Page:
From the Pastor’s Desk (4/13/2016)

Dear CSOPC brothers and sisters,

We had a wonderful retreat this past weekend.  We missed all of you who were not able to make it and we are thankful for your prayers.  The Lord blessed us with beautiful weather, lots of fun and good fellowship, and some solid teaching on prayer.  We are already looking forward to next year.  Brothers and sisters, our Lord calls us to be people of prayer – men and women of prayer, boys and girls of prayer, families of prayer, and above all, a church of prayer!  Today, take some time to read and reflect on Paul’s prayer for the Colossians in Col 1:9-14 and Jesus’ teaching on prayer in Luke 11:5-13.  What is Paul’s chief burden for the Colossian Christians?  And what does Jesus teach us should be our mindset in prayer?
May Cornerstone be a church of prayer!  Prayer for one another!  Pray for God’s blessings on our church!  And pray for the spread of the gospel unto the glory of God!
Please note in particular the join evening service scheduled for May 15th!
  • Officer Training – we will continue our officer training session following worship this Sunday.
  • Presbytery Meeting – our Spring Presbytery meeting will be May 6-7 in Tyler, TX.
  • JOINT EVENING WORSHIP SERVICE – on May 15th, we will have a join worship service with Providence OPC.  We will be meeting at Birkes for worship; and will have Rev. Ben Hopp preaching.  Rev. Hopp is an OPC missionary in Haiti.  Please plan to join us for this evening of worship!
  • Devotion – this week’s devotion is a reflection from Gal 1 on the past and present aspects of our salvation.
God bless and I look forward to being back with all of you this Lord’s Day!

From the Pastor’s Desk

Mid-week Devotional

“Salvation Past and Present”

Galatians 1:15a, 16a, “But when he who has set me apart before I was born … was pleased to reveal his son to me.”


If someone were to ask you, “Why are you a Christian,” how would you answer?  Perhaps you might say, “I am a Christian because the Lord opened my eyes to see and to believe the gospel.”  And that would be an excellent answer.  Or perhaps you might say, “I am a Christian because the Lord set his love on me from eternity past, but only now have come to believe the good news of Christ.”  That also would be an excellent answer.  Indeed, these are the two points Paul highlights when giving his ‘testimony’ in Galatians 1:11-17.  Specifically, Paul writes these words in vv. 15-16: “But when he who had set me apart before I was born, and who called me by his grace, was pleased to reveal his Son to me, in order that I might preach him among the Gentiles …”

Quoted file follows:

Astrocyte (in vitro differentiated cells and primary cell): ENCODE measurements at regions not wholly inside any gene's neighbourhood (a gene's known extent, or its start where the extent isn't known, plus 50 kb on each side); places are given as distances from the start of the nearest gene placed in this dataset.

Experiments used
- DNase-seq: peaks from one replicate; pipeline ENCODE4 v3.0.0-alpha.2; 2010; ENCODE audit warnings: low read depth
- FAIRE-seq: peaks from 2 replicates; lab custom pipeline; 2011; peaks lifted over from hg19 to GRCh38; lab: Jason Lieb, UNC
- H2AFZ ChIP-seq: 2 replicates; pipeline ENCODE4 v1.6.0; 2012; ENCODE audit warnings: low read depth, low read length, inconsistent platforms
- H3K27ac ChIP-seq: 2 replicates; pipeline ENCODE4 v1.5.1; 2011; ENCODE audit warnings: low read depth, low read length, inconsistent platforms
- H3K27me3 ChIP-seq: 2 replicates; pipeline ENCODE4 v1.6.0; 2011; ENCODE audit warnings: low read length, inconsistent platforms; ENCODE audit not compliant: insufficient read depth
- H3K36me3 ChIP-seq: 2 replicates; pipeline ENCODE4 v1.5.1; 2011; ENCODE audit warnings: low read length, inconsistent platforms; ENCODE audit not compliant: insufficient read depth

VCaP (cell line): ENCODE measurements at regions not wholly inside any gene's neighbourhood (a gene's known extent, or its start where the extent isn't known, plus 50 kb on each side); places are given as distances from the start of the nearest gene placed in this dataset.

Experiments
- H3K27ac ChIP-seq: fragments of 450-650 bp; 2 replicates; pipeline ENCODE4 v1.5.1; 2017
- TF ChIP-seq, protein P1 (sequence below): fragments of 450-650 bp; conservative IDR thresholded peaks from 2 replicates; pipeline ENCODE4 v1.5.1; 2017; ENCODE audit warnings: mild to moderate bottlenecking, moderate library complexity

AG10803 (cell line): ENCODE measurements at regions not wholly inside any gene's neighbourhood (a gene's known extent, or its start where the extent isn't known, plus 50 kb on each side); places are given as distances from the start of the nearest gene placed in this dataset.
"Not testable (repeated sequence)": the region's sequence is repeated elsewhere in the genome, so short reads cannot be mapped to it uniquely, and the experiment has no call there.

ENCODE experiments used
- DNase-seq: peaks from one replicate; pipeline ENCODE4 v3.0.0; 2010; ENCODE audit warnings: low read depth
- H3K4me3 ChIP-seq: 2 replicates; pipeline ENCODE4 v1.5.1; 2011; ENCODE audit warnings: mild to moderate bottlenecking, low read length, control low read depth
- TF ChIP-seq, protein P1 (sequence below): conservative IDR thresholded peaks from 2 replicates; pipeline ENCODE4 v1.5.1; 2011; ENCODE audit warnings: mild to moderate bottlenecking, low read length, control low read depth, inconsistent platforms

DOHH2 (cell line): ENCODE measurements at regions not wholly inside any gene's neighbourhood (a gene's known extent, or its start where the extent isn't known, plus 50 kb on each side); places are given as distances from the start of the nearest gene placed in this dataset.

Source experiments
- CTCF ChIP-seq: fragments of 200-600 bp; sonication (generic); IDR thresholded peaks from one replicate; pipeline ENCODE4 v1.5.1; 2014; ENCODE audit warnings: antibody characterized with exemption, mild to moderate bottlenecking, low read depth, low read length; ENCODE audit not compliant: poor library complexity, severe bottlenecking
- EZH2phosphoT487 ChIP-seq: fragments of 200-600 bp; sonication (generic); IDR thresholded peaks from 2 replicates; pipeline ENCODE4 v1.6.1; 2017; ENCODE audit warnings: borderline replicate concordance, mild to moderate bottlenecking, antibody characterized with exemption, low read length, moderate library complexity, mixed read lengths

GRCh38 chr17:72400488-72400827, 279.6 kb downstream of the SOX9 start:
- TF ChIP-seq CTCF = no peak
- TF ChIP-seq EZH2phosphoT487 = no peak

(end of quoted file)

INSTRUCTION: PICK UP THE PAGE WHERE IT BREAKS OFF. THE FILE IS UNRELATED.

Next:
There are three points I want to highlight in these verses.  First, Paul speaks of God’s ‘setting him apart’ before he was born.  God set his love and affection on Paul before he was born.  God sets his love and affection on all his people in eternity past.  In Romans 9, Paul writes that God had set apart Jacob and not Esau before they were born (Rom 9:10-13).  And in Ephesians 1, Paul writes that the Lord chose us in Christ before the foundation of the world (Eph 1:4).  This is the doctrine of God’s glorious electing love – a love he sets on his people from eternity past – from before the foundation of the world!

Second, the Bible teaches that we must repent and believe unto salvation (John 3:16; 8:24; Acts 16:31; Rom 10:9; Gal 2:16, 20; Rom 3:28).  Thus, God’s purposes in eternity are realized in time and space.  Those set apart before the foundation of the world will come to repent and believe as God effectually calls them by his word and Spirit.  Paul speaks of this when he writes, “[God] was pleased to reveal his son to me” (Gal 1:16a).  Here Paul is referencing his experience on the road to Damascus recorded in Acts 9:1-19.  As Paus was on the road to Damascus (to persecute the church interestingly enough), the Lord shined the light of the gospel into his heart; and Paul was convicted of his sin and turned to Christ by faith.  While many will not have such a ‘Damascus-like’ experience (although some will and do), the principle is the same.  God sets his love on his people in eternity past; yet in time and space He opens our eyes to see his grace and mercy in Christ (2 Cor 4:6; Acts 26:18).

Third, it is all of grace.  God’s election of his people is all of grace.  Paul says he was ‘called by grace.’  And God’s revealing his Son to us in our present experience is all of grace.  God was ‘pleased’ to reveal his Son to Paul.  It is all of grace.  Salvation – from first to last – from election in eternity to conversion in time – is all of grace.  It is by grace we are saved (Eph 2:8).  As Paul writes in Titus, “God saves us … according to his own mercy” (3:5).  Thus, brothers and sisters, how are we to respond to this truth?  We are to come low in worship!  To praise the God of our salvation!  To sing his praises!  To humbly bow before the God of all grace and mercy!  And we are to sow the seed of the gospel far and wide.  We are to tell others of this God of grace and mercy!  May we do this as his people!